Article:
VANCOUVER (NEWS 1130) — In addition to transitioning a for-profit catering business to a non-profit to feed homeless communities in Vancouver, Makeda Martin has not had time to mourn the passing of her niece Regis Korchinski-Paquet.
On May 27, Korchinski-Paquet, a 29-year-old Indigenous-Black woman, fell to her death from a balcony while Toronto police were in her apartment attending to a wellness check.
Despite the months that have passed, Korchinski-Paquet’s aunt Makeda Martin says, “I can’t mourn.”
Martin says Korchinski-Paquet’s death is not the only loved one who has passed away recently. Her nephew and five other people within her family and circle of friends have died.
“It’s been tough.”
But before the Korchinski-Paquet’s death, the COVID-19 pandemic was impacting Martin’s new business called Coast to Coast Catering.
In response, she says she decided to “take lemons and make lemonade” as she rebranded as a non-profit, Mama Bear’s Kitchen, to instead feed homeless people in Vancouver.
“Despite all the sadness and the bad things that can happen down here, here’s an opportunity for us to put an end to the food deserts and serve quality food to people who need it more than that many because they suffer so many health issues,” she says.
Martin says thankfully she was “lucky” she didn’t have a fully stocked kitchen and staff since the business so she didn’t pursue contracts.
Although she says, she never would have expected to end up doing what she does now.
“I have a background in psychology and sociology as well. So avoiding a job in social work only to be here in the bullseye of social working capacity in Canada, so it’s like the creator says, ‘I don’t care what you think. This is what you’re going to do.'”
Now, you can see Martin, also known to the people in the Downtown Eastside and Strathcona Park as “Mama Bear,” working hard to distribute food safely.
“I wake up every day, passionate about coming to work. [But] it’s not work for me. It’s what brings me joy.”
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PLEASE DONATE & SHARE! makeda martin, a black indigenous freedom fighter, community leader & feeder, artist, and matriarch needs immediate support! her community program, mama bear’s kitchen, feeds folks in strathcona and DTES. you may recognize her from crab park, where she was nourishing and hydrating residents. she gives food to literally anyone who pops by (or even WALKS by) her spot while she cooks all day long. she is a ray of sunshine who never stops working and serving her community. her initiative needs funding in order to keep working as efficiently and stress-free as possible. all the money for mama bear’s kitchen comes from the community and her own pocket. a lot of the work is solely on her shoulders, as volunteers and supplies are hard to gather in abundance. in addition to this, she is the aunt of regis korchinski-paquet and hasn’t been able to mourn her loss. she planned to take a flight out to toronto two days ago and had no choice but to stay here in vancouver because her program wouldn’t have been able to run while she was away. LET THAT SINK IN. she lost her niece to toronto police and WAS UNABLE TO ATTEND HER MEMORIAL because her program would have fallen apart without her while she was gone. it is up to us, as the community, to lift her up BY ANY MEANS NECESSARY. right now that mean is financial. swipe to the next slide to figure out how to donate to both her program and flight fees so she can be with her family during this time. justice for regis also means helping to make the healing journey a little easier for the family. vancouver has done what it does best — sleep on the needs of black and indigenous folks — but this cannot go on ANY LONGER. folks who want to bring #justiceforregis MUST REMEMBER this also means supporting the family in any way they need it!! image description will be the first comment in this post’s comments section. #justiceforregis #blacklivesmatter #fuck12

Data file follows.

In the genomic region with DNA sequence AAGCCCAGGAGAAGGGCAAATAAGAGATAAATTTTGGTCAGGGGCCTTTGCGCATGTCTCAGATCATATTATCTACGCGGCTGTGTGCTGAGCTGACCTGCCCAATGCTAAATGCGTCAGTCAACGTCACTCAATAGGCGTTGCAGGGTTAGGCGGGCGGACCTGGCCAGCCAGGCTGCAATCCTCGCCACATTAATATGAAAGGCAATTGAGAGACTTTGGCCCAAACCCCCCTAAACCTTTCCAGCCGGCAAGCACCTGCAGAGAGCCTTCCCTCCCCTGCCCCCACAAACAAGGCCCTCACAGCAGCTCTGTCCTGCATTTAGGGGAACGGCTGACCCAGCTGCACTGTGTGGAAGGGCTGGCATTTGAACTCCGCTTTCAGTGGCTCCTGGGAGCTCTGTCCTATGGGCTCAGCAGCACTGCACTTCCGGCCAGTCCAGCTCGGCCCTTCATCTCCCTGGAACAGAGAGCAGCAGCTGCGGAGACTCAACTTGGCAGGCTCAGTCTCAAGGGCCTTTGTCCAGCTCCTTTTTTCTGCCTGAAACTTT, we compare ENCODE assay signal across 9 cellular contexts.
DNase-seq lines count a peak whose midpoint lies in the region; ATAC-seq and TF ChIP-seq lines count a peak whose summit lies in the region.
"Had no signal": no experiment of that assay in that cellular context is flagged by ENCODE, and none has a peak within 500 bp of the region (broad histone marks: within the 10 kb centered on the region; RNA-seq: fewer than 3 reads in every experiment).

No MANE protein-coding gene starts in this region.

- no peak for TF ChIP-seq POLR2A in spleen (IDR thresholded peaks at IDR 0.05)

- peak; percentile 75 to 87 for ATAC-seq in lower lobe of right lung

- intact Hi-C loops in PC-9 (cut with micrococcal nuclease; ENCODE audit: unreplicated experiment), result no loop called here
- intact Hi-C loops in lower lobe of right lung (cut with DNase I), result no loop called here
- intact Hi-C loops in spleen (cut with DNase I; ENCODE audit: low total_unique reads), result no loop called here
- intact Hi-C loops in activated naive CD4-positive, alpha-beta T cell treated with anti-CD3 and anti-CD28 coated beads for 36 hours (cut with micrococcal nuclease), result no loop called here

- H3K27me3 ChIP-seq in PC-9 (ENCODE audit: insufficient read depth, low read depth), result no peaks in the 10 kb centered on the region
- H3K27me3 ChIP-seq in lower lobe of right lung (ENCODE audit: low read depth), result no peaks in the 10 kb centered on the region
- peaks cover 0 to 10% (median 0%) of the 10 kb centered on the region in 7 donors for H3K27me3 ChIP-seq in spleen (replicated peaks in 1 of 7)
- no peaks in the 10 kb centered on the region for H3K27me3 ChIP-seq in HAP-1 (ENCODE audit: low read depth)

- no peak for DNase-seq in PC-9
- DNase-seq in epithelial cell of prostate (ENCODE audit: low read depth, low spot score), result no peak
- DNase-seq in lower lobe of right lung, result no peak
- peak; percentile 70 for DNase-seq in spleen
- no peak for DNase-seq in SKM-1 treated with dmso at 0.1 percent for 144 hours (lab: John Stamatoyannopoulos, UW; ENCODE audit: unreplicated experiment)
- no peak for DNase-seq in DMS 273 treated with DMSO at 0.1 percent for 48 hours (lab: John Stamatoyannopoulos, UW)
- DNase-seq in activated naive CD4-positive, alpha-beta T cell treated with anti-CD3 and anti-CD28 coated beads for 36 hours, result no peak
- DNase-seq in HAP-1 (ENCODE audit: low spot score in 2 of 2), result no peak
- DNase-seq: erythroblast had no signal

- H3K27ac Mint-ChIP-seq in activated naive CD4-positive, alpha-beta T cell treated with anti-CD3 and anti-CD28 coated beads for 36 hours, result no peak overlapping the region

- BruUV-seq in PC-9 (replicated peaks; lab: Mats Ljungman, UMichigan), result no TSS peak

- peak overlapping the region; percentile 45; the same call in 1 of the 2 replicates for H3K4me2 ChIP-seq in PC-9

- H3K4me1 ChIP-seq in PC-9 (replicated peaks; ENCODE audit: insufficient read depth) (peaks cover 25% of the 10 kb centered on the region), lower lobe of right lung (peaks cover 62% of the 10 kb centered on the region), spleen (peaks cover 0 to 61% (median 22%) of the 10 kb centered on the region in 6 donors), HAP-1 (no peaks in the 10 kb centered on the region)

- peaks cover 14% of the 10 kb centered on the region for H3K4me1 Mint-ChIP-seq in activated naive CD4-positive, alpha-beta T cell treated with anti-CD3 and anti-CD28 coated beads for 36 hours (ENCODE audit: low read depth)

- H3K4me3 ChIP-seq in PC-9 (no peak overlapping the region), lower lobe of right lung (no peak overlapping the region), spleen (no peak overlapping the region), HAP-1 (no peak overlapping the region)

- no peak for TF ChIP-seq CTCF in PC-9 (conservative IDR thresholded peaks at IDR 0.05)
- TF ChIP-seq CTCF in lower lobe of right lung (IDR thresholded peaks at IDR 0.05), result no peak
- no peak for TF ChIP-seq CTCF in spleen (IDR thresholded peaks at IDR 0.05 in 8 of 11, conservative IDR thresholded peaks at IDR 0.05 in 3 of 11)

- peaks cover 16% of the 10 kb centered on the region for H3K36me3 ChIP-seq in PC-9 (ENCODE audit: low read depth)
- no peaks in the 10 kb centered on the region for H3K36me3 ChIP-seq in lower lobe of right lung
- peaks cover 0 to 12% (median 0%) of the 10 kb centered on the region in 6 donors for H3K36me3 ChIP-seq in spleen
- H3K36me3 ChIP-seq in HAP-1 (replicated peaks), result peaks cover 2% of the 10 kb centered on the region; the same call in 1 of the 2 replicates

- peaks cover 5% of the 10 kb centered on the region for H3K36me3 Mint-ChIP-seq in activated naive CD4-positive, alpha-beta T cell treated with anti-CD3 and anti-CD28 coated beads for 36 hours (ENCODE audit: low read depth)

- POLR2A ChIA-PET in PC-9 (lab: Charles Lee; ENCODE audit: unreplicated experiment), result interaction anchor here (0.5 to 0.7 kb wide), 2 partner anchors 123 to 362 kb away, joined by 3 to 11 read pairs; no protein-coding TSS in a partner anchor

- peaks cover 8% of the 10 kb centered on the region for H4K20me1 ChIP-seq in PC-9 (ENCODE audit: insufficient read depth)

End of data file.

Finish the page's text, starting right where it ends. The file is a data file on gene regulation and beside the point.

Thanks to an Instagram user @thehabeshaman who shared Martin’s story and information about her community program, Mama Bear’s Kitchen has received hundreds of donations.
“It’s been nothing short of miraculous,” she says.
“When you do things altruistically, you forget that other people are looking at you and commending you, but I don’t do it for that reason I’d rather remain anonymous,” Martin added.
Apart from donating to the community program, the Instagram post that reached thousands also suggested making donations to Martin directly so she can have the opportunity to fly to Ontario to mourn her niece.
Thanks to these donations, she will be able to finally spend time with her grieving family.